By midday, the peso had strengthened to 21.9:1, a level that would still have been shocking only last week, before the breakdown in oil price discussions between Russia and Saudi Arabia.

Keller said the EIU has already cut its 2020 GDP growth forecast for Mexico to 0.6% from 0.9%, and sees Pemex now facing almost certain downgrades and the already heavily indebted NOC having a much more difficult time issuing bonds, as the sovereign also looks to be challenged. 

“In the current environment of weak oil prices Pemex will face challenges in issuing debt. Yields on Pemex bonds surged after the oil collapse on Monday, which insinuates any new issuance will carry much higher rates. This adds to the company's woes,” Keller told BNamericas.

“The fragile state of Pemex and the risk that it is downgraded (which we assume will happen) means the government will be wary of taking on much more debt and risking further peso depreciation,” he said. 


“As such the government is likely to cut spending to match lower revenue and much of this could come from capital spending,” Keller said.

In fact, deputy finance minister Gabriel Yorio said Wednesday that the government would announce any necessary cuts in April.

With respect to ratings downgrades, Keller added, “We are expecting another ratings downgrade for Pemex to junk status which would lead to a sell-off of Pemex debt, since institutional investors are not permitted to hold debt rated at junk.”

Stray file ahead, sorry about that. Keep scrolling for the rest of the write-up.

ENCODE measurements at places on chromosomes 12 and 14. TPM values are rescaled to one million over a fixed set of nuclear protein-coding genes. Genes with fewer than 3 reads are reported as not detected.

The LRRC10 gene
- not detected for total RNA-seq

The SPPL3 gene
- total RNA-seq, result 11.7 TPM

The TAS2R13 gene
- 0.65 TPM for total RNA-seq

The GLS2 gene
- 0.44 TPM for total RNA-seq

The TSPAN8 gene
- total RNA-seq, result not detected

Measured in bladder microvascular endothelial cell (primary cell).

He said the EIU further assumes the sovereign would absorb some of Pemex’s liabilities, “and given how closely Pemex and the state are tied you’d likely see a downgrade for Mexico as well.”

The looming prospect of spending cuts also bodes ill for the multi-billion dollar rollout of more than a hundred energy infrastructure projects, and Nahle said a major announcement on this would come next week and not during the president’s keynote address at the ABM banking convention in Acapulco on Friday, as had been hoped.

Asked about a possible delay on the announcement and the state of investment in Mexico, Keller said, “The state of investment in Mexico was already poor.” 

“There’s a lack of confidence in AMLO’s policies and our forecasts already expected a second year of declining investment this year, albeit less sharply than last year.” 

“The coronavirus scare obviously isn’t going to help things. The government will likely go ahead with the announced infrastructure plan, which I believe they also made last year (with lots of private sector participation),” he said. “But the question is ‘How soon these can get off the ground?’ And while the business community has [publicly expressed its eagerness] since the start, in practice they have not backed that up with investment.”

Pictured: Energy minister Nahle stands at the US$8bn Dos Bocas refinery construction site on February 14. Construction is still scheduled for completion in 2022.